Fed up with corporate tax avoidance that keeps their fingers off of billions of dollars in potential revenue to feed their spendthrift ways each year, governments in the world's richest economies soon hope to have a plan to do something about it.
The Organization for Economic Cooperation and Development (OECD) will present a preliminary version of such a plan at the meeting of G20 finance minister in Moscow on July 17.
Getting the world's major governments to cooperate on anything is never easy, but in corporate tax avoidance they have an issue that politicians of almost any culture or political stripe can agree on.
"This is a very challenging piece of work," said OECD secretary general Angel Gurria at the organization's annual conference in May. "We have created a regime where it is legal to pay no or little taxes. But I'm very confident we can find a formula that provides a level playing field."
In government speak, this level playing field means hiking corporate taxes.
Most of the world's developed economies also happen to have severe debt problems and are looking for revenue wherever they can find it. Getting more money out of multinational corporations would be a big help.
And several high profile examples of corporate tax avoidance over the past year have also put the issue on the public's radar screen, adding to the political pressure to "do something."
Back in May, for example, Apple Inc. (Nasdaq: AAPL) CEO Tim Cook was hauled before a Congressional committee to answer questions about the tech giant's practice of using Ireland to avoid paying billions in taxes.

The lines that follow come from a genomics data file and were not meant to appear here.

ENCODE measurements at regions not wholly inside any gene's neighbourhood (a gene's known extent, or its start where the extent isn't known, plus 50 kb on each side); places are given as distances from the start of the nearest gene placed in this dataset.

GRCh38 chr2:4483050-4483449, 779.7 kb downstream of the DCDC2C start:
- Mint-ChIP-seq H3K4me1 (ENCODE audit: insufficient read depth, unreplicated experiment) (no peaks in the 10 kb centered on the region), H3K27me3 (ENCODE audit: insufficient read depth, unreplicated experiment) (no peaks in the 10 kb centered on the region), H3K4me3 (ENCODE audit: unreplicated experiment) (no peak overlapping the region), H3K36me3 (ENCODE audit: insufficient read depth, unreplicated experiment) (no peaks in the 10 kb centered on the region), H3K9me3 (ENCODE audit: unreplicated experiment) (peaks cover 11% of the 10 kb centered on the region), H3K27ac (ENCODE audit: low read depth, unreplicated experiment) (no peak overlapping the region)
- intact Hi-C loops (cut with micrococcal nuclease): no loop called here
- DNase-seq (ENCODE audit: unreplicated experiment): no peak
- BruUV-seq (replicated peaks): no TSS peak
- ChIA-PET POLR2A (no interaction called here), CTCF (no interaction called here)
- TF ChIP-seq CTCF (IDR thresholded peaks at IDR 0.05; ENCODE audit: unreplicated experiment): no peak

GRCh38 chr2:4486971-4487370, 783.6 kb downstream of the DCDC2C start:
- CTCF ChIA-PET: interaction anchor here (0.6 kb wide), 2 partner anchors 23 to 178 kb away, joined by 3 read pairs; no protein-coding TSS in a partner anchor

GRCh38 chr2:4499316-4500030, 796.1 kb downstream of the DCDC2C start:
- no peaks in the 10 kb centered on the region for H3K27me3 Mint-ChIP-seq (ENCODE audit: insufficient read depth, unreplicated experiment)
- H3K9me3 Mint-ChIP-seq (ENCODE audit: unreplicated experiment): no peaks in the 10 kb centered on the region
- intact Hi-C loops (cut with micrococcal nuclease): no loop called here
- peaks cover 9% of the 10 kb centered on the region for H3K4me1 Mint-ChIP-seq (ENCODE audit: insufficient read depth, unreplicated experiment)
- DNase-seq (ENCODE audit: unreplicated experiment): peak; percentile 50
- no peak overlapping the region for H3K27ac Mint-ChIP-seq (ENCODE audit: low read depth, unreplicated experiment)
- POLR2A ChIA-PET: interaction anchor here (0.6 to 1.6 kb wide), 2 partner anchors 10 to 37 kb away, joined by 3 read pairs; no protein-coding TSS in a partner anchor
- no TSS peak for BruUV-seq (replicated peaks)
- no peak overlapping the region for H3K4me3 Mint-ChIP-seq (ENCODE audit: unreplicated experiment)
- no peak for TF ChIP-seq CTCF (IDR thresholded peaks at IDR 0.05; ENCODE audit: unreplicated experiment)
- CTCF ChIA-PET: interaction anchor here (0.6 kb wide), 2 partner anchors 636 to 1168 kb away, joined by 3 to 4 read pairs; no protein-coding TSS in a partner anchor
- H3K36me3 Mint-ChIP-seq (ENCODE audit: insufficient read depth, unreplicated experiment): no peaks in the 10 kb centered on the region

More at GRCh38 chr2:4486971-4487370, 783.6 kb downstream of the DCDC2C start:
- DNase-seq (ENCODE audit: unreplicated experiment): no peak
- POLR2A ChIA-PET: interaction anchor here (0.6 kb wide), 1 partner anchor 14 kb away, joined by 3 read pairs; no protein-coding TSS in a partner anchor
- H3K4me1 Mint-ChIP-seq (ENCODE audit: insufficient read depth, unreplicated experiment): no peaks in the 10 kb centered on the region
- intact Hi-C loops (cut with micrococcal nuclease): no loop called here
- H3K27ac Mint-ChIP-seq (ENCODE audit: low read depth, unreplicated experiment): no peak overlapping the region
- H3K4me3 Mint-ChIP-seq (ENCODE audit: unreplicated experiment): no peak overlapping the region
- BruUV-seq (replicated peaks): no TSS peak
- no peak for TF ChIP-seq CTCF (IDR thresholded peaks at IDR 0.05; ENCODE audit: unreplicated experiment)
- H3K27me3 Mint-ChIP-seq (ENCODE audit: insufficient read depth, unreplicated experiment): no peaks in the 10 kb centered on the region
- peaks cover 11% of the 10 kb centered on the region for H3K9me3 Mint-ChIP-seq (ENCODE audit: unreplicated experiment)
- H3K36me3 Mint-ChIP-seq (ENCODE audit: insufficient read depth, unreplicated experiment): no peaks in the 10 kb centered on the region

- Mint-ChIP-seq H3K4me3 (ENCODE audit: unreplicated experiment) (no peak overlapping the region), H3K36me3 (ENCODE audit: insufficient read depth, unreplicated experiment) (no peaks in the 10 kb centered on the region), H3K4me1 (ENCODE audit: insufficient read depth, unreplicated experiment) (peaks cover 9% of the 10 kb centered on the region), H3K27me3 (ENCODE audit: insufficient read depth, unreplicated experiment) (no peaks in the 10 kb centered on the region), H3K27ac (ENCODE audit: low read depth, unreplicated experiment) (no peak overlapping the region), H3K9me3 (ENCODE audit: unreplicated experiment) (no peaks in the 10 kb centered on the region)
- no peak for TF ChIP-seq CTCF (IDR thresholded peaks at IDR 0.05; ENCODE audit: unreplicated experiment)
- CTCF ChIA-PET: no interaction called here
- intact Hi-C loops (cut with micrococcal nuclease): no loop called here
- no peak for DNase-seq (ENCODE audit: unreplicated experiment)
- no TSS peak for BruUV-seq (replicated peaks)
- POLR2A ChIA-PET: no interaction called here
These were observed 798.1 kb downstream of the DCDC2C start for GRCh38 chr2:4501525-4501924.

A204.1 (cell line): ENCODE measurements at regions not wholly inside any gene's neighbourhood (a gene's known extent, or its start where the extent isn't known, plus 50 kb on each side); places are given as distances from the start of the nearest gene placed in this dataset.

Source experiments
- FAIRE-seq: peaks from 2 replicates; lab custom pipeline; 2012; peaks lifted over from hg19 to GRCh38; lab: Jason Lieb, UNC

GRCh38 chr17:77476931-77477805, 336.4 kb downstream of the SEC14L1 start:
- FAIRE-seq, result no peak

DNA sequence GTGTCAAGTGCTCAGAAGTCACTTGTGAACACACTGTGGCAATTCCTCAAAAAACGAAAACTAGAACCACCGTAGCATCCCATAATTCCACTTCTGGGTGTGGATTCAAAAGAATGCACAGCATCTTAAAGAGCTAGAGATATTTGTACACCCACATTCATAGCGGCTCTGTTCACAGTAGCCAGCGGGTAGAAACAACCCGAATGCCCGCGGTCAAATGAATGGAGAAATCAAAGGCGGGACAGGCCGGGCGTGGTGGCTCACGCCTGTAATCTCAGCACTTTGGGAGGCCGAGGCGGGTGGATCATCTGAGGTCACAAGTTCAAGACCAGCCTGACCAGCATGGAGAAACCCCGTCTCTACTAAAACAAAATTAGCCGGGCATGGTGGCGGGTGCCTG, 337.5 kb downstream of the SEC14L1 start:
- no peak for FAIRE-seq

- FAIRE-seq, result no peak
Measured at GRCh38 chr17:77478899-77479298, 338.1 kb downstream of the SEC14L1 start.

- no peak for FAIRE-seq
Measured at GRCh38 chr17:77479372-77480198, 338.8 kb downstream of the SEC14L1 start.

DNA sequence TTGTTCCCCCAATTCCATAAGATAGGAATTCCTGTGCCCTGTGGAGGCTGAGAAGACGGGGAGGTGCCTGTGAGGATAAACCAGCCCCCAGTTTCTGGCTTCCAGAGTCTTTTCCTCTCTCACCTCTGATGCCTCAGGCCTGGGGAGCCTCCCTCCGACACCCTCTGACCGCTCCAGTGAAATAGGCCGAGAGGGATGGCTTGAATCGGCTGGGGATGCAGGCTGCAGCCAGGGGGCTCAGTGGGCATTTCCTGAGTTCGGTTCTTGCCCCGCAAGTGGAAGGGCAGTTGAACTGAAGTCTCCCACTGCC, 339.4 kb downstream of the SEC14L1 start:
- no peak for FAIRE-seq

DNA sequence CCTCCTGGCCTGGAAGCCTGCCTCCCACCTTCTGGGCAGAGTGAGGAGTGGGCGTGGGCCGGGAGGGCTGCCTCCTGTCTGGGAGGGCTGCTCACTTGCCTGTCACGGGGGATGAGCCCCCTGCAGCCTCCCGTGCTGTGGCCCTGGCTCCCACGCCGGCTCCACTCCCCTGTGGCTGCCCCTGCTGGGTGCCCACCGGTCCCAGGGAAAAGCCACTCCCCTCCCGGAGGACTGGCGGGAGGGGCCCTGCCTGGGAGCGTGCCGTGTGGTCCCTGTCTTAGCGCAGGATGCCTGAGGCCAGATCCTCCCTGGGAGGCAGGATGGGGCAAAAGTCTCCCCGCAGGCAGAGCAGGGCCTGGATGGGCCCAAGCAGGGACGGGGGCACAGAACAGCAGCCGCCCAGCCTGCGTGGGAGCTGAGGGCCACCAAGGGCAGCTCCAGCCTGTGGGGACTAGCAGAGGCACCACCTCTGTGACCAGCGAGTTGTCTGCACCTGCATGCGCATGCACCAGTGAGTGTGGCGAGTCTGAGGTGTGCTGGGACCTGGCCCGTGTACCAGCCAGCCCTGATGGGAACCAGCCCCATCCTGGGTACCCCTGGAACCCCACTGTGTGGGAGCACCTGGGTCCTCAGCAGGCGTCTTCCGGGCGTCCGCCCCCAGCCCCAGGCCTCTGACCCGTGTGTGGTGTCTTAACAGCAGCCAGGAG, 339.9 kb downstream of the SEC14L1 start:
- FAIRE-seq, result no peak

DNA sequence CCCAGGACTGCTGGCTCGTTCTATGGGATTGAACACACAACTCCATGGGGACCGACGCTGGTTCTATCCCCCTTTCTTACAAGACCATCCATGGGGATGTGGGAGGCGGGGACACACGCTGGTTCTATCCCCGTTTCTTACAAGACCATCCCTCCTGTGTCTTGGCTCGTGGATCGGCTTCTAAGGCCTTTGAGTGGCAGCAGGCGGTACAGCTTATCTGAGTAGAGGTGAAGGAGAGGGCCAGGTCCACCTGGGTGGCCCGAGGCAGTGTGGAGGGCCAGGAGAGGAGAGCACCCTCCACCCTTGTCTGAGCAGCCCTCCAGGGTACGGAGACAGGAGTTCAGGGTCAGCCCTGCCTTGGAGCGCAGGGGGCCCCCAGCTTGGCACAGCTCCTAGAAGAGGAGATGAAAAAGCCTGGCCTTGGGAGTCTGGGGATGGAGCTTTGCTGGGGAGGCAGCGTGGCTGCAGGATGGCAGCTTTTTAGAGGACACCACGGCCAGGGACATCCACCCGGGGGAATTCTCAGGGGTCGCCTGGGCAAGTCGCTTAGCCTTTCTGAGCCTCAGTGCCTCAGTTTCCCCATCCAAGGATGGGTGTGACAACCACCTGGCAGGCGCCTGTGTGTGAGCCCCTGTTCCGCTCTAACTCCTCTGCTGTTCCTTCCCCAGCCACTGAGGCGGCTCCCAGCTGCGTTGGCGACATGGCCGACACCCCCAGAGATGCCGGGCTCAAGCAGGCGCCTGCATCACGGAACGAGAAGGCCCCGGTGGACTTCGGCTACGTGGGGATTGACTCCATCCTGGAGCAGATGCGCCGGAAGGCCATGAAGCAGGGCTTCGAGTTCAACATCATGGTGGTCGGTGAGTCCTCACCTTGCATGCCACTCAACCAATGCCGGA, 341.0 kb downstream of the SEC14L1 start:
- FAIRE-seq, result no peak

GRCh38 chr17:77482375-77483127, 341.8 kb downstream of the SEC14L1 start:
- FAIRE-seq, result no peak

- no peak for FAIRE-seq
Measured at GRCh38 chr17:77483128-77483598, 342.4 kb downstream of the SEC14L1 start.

Just last week the Government Accountability Office (GAO) issued a report saying that large U.S. corporations pay a tax rate of just 12.6% — far below the statutory U.S. corporate tax rate of 35% and less than many average working Americans pay.
And France caused a stir earlier this year when it proposed an "Internet tax" on the collection of personal data in an attempt to recapture lost tax revenue from companies like Apple, Google Inc. (Nasdaq: GOOG), Facebook, Inc. (NYSE: FB) and Amazon.com Inc. (Nasdaq: AMZN).
An End to Corporate Tax Avoidance by 2015?
The OECD's draft plan calls for its 60 member countries — in addition to the G20 nations — to agree to specific changes in the international tax rules in just one to two years.
That's lightning fast for international tax changes, particularly ones of the magnitude that the OECD is proposing.
And it means that multinational corporations that rely on tax avoidance strategies in their tax planning will need to start preparing for these major changes very soon, if they haven't already. Of course consumers will have to adjust too in anticipation of higher prices for multinational products.
While some companies will end up paying more in taxes if the OECD plan is adopted, a streamlining of international tax rules would also have some benefits.
"There is considerable instability, and instability is the enemy of business and investment," William Morris, the senior international tax counsel for General Electric Co. (NYSE: GE), told Reuters. Morris also serves as a liaison between business interests and the OECD.